A Thanksgiving charity dinner in San Francisco seems likely to end up in court after three people died and at least 14 people were sickened. The church-sponsored meal at the American Legion hall in Antioch, California served food prepared by various people at home. People became sick within 24 hours of the dinner.
The meal was free as part of an annual tradition that is similar to such dinner all over the United States. Some 835 people were served, including people from assisted living facilities and homeless people. The turkeys, hams, and other dishes were donated by volunteers while other dishes like instant mashed potatoes and stuffing, gravy and green beans were purchased in packets. Some of the people who became sick ate food that was brought home from the dinner.
Such charity functions often raise challenging problems. These dinners serve a large number of people but they do not charge for such services. However, that does not protect them against tort liability. The case is reminiscent of Samson v. Reising, 62 Wis. 2d 698 (1974). On February 6, 1968, Pearl Samson attended a luncheon, which was put on by the Wauwatosa High School Band Mothers Association (an organization organized to give support to the high school band) at the Wauwatosa Trinity Episcopal Church. Pearl Samson paid $ 1.25 and ate a luncheon consisting of turkey salad and dessert. On Wednesday evening she became nauseated. She eventually was found to have salmonella food poisoning. Turkey samples were later found to have salmonella. Nine different mothers cooked the turkeys. This case ultimately turned on the court’s interpretation of the doctrine of res ipsa loquitur used to prove such cases with a paucity of proof. The doctrine requires “(1) The event or accident in question be of the kind which does not ordinarily occur in the absence of someone’s negligence; and (2) the agency or instrumentality causing the harm must have been within the exclusive control of the defendant.” The court found that first criteria satisfied but ruled that it failed on the second criteria of exclusive control. They could not prove which of the band mother’s Turkeys was the culprit so all of the band mothers walked.
The San Francisco case could present similar issues in any tort action. Negligence could be presumed from the fact that so many fell ill. There also appears to be some food that could be tested. Having volunteers preparing meals for hundreds of people can be a dangerous situation. However, California and U.S. laws do offer for food donors and food pantries under the Bill Emerson Good Samaritan Food Donation Act (the Good Samaritan Act). The federal law is meant to protect donors of food as opposed to preparers of food:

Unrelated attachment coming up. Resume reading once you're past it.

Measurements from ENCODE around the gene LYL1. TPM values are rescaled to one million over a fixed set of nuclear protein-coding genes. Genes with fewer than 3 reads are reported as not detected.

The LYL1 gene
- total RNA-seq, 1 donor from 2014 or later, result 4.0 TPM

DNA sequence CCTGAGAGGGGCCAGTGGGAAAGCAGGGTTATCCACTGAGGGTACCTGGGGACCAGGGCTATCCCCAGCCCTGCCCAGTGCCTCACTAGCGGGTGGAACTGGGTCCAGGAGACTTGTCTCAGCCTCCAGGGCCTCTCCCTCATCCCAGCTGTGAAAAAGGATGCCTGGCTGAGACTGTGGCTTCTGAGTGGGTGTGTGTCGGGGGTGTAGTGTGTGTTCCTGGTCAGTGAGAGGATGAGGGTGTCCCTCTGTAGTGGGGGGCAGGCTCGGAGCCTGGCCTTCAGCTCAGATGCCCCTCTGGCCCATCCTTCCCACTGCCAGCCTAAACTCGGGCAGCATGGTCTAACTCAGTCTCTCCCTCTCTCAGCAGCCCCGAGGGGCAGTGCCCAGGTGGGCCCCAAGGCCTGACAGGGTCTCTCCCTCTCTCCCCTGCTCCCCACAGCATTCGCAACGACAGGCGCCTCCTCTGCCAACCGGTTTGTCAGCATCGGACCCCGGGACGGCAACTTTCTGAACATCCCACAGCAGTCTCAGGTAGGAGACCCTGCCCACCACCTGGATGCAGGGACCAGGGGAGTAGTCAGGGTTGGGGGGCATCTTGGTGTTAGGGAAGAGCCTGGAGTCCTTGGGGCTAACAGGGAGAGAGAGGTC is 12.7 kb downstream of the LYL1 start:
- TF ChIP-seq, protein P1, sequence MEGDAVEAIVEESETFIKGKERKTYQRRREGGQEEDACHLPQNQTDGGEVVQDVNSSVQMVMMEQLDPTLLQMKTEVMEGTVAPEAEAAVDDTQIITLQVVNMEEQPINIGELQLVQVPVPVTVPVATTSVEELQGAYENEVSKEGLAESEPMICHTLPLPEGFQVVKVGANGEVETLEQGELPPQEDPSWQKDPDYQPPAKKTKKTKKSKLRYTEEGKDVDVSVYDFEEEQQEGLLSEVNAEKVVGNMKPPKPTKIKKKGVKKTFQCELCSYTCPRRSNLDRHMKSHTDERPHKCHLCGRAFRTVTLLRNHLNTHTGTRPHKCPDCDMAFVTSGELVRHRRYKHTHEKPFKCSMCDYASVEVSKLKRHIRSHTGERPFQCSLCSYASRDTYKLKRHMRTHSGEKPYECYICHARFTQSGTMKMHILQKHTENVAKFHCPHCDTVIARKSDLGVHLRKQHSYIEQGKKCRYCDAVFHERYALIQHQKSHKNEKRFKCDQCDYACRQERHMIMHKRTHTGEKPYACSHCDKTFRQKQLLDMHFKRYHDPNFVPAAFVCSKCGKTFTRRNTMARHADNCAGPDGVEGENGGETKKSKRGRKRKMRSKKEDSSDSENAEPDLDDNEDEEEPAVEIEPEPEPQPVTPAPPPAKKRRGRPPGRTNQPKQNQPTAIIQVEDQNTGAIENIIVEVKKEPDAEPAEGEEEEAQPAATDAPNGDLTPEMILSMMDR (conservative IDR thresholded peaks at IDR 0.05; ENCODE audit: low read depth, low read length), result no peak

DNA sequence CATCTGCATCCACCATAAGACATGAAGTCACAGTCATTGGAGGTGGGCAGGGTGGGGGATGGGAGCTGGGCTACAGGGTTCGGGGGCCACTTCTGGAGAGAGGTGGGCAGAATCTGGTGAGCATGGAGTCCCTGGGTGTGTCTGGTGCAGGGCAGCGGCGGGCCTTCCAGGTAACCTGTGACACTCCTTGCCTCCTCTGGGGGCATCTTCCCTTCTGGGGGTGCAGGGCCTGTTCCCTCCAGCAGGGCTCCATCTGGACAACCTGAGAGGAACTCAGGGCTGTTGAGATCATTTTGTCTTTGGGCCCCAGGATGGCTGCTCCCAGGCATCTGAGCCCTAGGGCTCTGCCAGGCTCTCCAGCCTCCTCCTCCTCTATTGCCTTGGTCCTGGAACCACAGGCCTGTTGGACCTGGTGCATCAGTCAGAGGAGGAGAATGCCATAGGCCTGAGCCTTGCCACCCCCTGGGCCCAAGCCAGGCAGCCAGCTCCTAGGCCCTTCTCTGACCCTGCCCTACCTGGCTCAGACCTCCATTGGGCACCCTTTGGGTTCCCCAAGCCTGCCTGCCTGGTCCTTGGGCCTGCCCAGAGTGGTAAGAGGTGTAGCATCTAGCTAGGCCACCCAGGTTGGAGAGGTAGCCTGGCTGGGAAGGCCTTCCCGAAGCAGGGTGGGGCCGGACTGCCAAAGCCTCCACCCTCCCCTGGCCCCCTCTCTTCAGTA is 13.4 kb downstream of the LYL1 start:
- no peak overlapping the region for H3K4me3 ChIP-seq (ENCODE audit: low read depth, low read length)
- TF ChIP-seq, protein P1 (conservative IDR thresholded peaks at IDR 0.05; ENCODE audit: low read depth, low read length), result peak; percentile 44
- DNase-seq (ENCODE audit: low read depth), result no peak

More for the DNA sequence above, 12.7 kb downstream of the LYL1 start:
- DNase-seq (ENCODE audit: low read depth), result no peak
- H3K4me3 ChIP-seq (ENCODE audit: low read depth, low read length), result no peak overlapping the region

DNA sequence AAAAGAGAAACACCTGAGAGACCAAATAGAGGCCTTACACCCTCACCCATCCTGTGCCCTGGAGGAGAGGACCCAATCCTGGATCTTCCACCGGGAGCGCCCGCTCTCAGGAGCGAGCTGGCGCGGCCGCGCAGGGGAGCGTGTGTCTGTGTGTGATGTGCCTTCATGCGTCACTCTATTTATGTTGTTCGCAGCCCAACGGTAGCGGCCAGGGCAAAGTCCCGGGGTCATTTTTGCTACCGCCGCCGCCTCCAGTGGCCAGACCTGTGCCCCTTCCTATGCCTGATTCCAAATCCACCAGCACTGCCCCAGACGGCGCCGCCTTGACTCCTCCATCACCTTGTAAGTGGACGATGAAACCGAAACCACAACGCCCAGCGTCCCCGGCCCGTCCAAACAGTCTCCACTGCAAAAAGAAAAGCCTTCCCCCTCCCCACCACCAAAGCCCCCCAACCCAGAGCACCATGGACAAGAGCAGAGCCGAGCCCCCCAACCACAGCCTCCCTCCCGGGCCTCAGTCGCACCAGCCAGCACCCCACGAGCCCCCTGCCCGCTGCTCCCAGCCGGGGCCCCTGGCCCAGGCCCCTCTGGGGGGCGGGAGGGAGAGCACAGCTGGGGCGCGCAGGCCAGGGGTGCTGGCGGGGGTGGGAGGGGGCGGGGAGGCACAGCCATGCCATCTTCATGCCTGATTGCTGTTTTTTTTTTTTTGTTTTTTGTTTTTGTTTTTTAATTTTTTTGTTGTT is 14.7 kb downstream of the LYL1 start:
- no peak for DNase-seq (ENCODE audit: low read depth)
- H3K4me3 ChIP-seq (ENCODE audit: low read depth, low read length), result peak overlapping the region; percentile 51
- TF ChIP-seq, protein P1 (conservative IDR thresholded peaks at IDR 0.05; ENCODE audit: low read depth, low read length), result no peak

(1) Liability of person or gleaner.–A person or gleaner shall not be subject to civil or criminal liability arising from the nature, age, packaging, or condition of apparently wholesome food or an apparently fit grocery product that the person or gleaner donates in good faith to a nonprofit organization for ultimate distribution to needy individuals.
“(2) Liability of nonprofit organization.–A nonprofit organization shall not be subject to civil or criminal liability arising from the nature, age, packaging, or condition of apparently wholesome food or an apparently fit grocery product that the nonprofit organization received as a donation in good faith from a person or gleaner for ultimate distribution to needy individuals.
“(3) Exception.–Paragraphs (1) and (2) shall not apply to an injury to or death of an ultimate user or recipient of the food or grocery product that results from an act or omission of the person, gleaner, or nonprofit organization, as applicable, constituting gross negligence or intentional
(E) in subsection (f), by adding at the end the following: “Nothing in this section shall be construed
to supercede State or local health regulations.”.
California law expressly exempts negligent preparation from immunity coverage:
Section 1714.25 (a) Except for injury resulting from negligence or a willful act in the preparation or handling of donated food, no food facility that donates any food that is fit for human consumpt ion at the time it was donated to a nonprofit charitable organization or a food bank shall be liable for any damage or injury resulting from the consumption of the donated food. The immunity from civil liability provided by this subdivision applies regardless of compliance with any laws, regulations, or ordinances regulating the packaging or labeling of food, and regardless of compliance with any laws, regulations, or ordinances regulating the storage or handling of the food by the donee after the donation of the food.
Contra Costa County Health Services normally issues a “community event/temporary food permit” designed for one-time or infrequent events where large volumes of food are served at places “with limited physical facilities and equipment.” There is still a requirement of an inspection by a Contra Costa Environmental Health inspector, in large part to ensure sufficient sanitation and hygiene to prevent the spread of “germs that cause diarrhea, vomiting, nausea, fever and, in certain circumstances, death.” Here the chief likely culprit would be clostridium perfringens, a bacteria that causes illness with undercooked meats.